Chapter 2: The Detective is on the Scene
Chapter 2: The Detective is on the Scene
"I'm glad you're here." At that very moment, sitting in the little meeting room that was once grandpa's room, I felt like I would burst into tears. I couldn't even take Charles' words and twist them around to mean something else, something more romantic.
"Please tell me the whole story." And by all means take your time, because I can't talk when my voice feels all choked up.
He nodded and began his tale. "This plot of land was sold to Fun Land a few years ago. We intended to buy the nearby town to construct an amusement park, but the locals refused to sell." That was different from my initial perception of what happened. Then again, Karen's letter had been so full of spite that I could barely interpret her message beyond the traitorous accusations. "The project was halted and eventually changed. We decided to build a sea side hotel instead and market Mineral Beach. Everything was set in place for the construction until this happened. Alice, the CEO, was attacked when she was out on a walk one evening." Charles continued, serious, grieved, and guilty. "I had thought nothing of it, the villagers were resigned, this place was peaceful and she had gone on walks to clear her head before. I wish I had been with her."
I wanted to cry out now for a different reason. He cared about this Alice girl, it was written all over his face. I thought I was over Charles, but I wasn't. I gave up a stable job along side my father in his boring yet secure business consultant firm for him after all. If not for Charles, the chain of events that turned me into a detective wouldn't have happened. It also makes me realize that if not for me, this wouldn't have happened. If I haven't sold the farm, none of this would have happened. "And?" I prompted.
"Alice always walked by the river, she was wet when the Harvest Goddess rescued her, so she must have been thrown in." Charles explained with bitterness, his perfect face marred with anger towards the unknown attacker.
"The goddess?" I questioned.
"I don't know who or what she is or claims to be. A lady with green hair and a flowing blue dress who wears flowers in her hair," Charles explained. I didn't need to hear that, I knew who the goddess was, I was just surprised. "Alice was taken to the clinic in a fragile state. Elli, the nurse there, heard something and when she went down stairs she saw the goddess who apparently disappeared soon after." I'm guessing he's interpreting 'disappeared' as 'left' but I know she could literally disappear. "I was called and rushed there. I don't know who did this, but I suspect the villagers, all of them. Detective, please avenge Alice!"
This man was not the cool, calm and collected Charles I remembered. I pushed myself to be strong because he really didn't need my weakness in the middle of his crisis. He was acknowledging me, counting on me, but it felt so bitter. "How is Alice?" I asked curiously.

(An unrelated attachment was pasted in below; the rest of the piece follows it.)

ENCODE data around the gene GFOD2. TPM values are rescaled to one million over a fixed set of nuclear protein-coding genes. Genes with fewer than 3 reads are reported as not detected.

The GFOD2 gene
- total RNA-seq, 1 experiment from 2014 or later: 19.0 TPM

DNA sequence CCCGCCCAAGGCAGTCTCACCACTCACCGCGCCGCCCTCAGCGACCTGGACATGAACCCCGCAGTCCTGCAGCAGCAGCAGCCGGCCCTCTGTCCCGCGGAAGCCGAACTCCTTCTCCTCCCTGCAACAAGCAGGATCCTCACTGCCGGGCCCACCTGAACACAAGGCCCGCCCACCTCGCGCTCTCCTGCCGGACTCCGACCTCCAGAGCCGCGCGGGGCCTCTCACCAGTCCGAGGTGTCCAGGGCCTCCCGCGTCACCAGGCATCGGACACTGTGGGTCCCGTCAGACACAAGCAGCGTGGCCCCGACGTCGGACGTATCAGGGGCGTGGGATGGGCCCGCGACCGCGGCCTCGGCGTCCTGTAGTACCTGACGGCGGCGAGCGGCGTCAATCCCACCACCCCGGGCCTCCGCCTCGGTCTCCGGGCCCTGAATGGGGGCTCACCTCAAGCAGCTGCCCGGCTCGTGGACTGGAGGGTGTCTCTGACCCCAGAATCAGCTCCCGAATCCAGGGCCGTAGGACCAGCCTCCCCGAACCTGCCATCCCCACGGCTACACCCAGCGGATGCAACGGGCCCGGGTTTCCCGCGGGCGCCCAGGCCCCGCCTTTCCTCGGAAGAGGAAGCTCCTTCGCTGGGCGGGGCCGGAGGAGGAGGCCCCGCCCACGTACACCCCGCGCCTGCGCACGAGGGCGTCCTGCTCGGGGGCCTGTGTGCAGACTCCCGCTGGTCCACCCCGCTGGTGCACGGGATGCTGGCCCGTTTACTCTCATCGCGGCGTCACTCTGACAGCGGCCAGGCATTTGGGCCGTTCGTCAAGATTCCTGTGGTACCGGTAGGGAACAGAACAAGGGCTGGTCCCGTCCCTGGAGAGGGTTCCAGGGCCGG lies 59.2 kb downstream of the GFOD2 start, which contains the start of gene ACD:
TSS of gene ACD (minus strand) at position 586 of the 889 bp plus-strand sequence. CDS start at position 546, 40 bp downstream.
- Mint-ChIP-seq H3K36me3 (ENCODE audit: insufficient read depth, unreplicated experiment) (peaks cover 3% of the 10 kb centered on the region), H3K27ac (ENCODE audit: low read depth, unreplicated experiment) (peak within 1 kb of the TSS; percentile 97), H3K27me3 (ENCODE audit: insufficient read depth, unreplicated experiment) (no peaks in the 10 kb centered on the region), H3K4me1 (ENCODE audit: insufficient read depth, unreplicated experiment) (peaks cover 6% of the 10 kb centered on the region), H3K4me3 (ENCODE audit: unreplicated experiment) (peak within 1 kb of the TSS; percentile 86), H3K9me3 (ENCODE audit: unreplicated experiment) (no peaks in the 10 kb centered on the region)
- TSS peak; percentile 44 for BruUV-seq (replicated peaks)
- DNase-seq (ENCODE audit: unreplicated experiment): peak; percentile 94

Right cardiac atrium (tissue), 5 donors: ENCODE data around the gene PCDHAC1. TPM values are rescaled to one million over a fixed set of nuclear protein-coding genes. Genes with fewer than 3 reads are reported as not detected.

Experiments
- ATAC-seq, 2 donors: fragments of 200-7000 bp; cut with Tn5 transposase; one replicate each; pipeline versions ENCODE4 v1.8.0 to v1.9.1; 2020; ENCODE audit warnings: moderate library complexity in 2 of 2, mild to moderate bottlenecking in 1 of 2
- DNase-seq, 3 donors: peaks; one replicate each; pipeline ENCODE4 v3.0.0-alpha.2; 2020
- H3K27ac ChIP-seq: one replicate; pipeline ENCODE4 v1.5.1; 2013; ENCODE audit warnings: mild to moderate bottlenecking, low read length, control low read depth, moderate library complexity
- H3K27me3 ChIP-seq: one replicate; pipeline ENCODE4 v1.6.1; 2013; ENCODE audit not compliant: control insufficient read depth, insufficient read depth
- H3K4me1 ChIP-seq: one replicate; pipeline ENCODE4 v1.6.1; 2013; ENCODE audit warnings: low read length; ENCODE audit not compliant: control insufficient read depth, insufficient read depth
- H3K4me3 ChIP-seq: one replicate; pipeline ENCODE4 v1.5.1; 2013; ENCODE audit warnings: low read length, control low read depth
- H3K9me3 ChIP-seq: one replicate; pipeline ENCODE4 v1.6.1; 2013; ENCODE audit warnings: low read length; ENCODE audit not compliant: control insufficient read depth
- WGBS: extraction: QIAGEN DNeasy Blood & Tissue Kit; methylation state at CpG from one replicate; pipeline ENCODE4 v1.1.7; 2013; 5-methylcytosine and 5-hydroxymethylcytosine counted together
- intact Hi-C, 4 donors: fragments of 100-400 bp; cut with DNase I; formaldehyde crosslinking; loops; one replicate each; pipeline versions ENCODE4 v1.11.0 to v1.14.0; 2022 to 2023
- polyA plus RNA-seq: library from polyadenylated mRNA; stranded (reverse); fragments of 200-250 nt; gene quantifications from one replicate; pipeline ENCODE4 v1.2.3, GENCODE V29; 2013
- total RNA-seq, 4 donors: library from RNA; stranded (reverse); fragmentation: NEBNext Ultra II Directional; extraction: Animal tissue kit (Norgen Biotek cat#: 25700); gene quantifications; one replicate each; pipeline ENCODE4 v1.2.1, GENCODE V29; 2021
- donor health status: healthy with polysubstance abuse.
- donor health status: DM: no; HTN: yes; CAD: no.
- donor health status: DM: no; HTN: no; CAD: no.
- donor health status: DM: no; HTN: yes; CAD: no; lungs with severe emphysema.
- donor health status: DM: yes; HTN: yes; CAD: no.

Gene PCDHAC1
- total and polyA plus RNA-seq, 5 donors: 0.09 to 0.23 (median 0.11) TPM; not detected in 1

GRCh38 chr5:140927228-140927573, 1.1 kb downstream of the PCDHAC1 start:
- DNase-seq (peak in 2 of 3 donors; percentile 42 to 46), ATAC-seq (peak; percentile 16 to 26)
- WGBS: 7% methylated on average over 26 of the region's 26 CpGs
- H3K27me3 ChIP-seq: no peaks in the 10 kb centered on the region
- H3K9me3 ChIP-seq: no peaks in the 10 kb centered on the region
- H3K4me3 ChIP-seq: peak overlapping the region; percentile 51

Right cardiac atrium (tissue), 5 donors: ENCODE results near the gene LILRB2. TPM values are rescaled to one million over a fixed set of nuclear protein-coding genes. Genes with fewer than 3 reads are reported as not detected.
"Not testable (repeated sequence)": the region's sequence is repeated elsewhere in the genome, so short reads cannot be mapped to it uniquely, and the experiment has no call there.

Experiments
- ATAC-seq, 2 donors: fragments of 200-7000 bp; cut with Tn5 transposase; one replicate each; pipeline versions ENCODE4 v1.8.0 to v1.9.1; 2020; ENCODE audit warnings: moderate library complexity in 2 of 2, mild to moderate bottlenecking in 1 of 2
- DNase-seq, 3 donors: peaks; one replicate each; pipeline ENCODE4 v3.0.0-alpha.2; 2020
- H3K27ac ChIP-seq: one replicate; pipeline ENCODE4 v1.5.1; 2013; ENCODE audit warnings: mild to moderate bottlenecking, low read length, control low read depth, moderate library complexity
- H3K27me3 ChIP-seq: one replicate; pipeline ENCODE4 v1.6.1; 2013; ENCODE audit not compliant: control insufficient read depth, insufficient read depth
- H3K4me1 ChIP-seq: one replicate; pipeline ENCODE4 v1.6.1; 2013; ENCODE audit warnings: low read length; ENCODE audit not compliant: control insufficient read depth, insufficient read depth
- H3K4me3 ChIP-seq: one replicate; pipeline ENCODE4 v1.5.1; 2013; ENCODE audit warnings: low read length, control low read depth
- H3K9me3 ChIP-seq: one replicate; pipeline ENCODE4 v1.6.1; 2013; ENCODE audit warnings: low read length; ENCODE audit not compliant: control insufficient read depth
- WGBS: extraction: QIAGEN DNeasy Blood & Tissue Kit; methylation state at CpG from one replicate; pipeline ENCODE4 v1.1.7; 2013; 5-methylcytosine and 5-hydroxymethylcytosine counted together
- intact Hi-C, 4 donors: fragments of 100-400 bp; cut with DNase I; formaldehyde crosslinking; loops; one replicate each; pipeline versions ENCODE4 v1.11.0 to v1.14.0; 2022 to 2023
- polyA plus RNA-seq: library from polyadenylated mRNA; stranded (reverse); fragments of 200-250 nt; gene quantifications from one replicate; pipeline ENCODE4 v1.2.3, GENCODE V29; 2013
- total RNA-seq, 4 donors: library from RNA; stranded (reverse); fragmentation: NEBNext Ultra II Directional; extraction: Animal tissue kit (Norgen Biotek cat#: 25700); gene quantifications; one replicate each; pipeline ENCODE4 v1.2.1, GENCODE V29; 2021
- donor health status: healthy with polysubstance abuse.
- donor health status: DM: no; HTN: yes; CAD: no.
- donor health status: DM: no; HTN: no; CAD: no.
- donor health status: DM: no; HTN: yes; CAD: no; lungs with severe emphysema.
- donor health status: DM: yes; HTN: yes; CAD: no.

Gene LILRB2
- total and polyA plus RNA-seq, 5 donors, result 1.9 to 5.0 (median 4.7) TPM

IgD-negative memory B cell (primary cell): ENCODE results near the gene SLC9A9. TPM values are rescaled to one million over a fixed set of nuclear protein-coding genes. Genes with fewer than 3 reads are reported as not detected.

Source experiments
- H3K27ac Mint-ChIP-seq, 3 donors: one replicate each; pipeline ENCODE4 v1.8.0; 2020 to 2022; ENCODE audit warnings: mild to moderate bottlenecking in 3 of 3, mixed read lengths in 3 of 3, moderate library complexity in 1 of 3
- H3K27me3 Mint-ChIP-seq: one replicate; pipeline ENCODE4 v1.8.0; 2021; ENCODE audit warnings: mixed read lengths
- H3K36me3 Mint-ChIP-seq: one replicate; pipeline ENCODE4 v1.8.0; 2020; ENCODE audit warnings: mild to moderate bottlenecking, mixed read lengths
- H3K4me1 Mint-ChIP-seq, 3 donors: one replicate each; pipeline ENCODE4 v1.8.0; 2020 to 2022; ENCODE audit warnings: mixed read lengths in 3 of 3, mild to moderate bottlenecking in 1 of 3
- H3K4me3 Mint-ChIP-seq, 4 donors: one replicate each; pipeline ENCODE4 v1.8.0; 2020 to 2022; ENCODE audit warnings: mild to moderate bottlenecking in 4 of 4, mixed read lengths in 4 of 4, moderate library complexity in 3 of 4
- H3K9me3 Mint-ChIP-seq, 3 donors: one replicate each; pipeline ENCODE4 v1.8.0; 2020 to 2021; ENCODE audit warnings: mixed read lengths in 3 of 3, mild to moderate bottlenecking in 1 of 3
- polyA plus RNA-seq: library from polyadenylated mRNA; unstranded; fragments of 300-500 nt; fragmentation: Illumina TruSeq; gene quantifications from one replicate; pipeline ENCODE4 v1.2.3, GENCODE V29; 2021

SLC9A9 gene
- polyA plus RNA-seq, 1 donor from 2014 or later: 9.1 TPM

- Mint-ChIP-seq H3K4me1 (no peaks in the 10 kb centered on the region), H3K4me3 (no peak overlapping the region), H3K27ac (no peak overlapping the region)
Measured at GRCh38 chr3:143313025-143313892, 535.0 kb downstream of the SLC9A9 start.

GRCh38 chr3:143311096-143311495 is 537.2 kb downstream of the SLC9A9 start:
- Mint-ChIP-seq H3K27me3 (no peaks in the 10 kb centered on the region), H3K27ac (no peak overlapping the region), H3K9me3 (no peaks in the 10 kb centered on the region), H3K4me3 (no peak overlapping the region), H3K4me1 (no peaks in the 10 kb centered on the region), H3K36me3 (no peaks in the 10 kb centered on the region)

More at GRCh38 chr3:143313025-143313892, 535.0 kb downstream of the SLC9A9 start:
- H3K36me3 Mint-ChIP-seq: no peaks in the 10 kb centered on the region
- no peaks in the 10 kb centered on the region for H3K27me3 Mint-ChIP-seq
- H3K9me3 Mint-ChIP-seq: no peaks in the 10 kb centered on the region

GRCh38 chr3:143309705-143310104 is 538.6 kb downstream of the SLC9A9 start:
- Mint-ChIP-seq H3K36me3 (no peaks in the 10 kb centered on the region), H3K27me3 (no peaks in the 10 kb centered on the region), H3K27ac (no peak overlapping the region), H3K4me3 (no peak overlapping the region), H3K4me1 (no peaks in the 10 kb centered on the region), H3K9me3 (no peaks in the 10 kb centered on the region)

"In a coma," Charles frowned.
"At the clinic?" I half assumed.
"No!" The offense was evident in his voice and I shrunk back on my chair. He took in a deep breath, he didn't mean to yell, I could tell, but he obviously didn't trust the villagers. Now he was giving me a look as if I were stupid. "Of course not, she's here, upstairs," in the second floor that wasn't there the last time I visited.
"May I see her?" Distrusting as he was, I wondered if Charles would deny my request. Yet he didn't. With a silent nod he led me upstairs and showed me the room where Alice was.
The room had fine carpets and various paintings on the walls. The furniture was of high quality and there, in the center of it all, there was an intricately carved wooden bed with pristine white sheets where sleeping beauty rested. This was Alice? This was the CEO? She was so young... Her silver hair rested on the pillow, her face serene and peaceful. She was beautiful and she must be a genius too... and rich... and perfect... unlike me.
"Are you finished?" Charles' impatient voice woke me from my thoughts and I scurried out of the room. I didn't even walk too close to the sleeping woman anyway, not that a patient stuck in a coma had anything to testify. Yet I couldn't help it but to notice how protective and territorial Charles was.
My memory jumped started and I remembered hearing about a Charles who was second in command next to Alice. Those names, I had read them, but my mind went blank as soon as I reached Mineral Town. Of course, I never thought the man in the report was this very same Charles; it was a common name after all. I had tossed theories around in my head before, wondering if the mysterious Charles could be the attacker, searching to climb the corporate ladder. There's one theory out the window.
"I need to talk to the mayor." There's a lot more that I should be asking Charles, but I'll do that later. Right now, I just want to get out of here.
xoxox xox xoxox
As I walked to the mayor's house, receiving curious looks from those who didn't recognize me and angry looks from those who did, I thought again of why I hate thieves. After I sold the farm I put the money in my bank account, naturally. Then one day, as I tried to get money from an ATM after a study session late into the night at one of my new classmates' house, an unknown man pressed cold metal against my back. I felt it through the fabric of my shirt, I felt it on my spine, I felt the gun and my life flashed before my eyes.
I had two choices, give him my debit card or be killed. He stole my purse too and with it my phone and car keys. He took my car and I was too panicked to do anything, I would have been killed if I did. He sped away in my car with my IDs, my money, my property. I ran until I found help at a gas station in another street. I later called the bank and alerted them. At that time immediately after the event it was past closing time, I didn't know what number to call and I was scared senseless. By the next morning it was too late.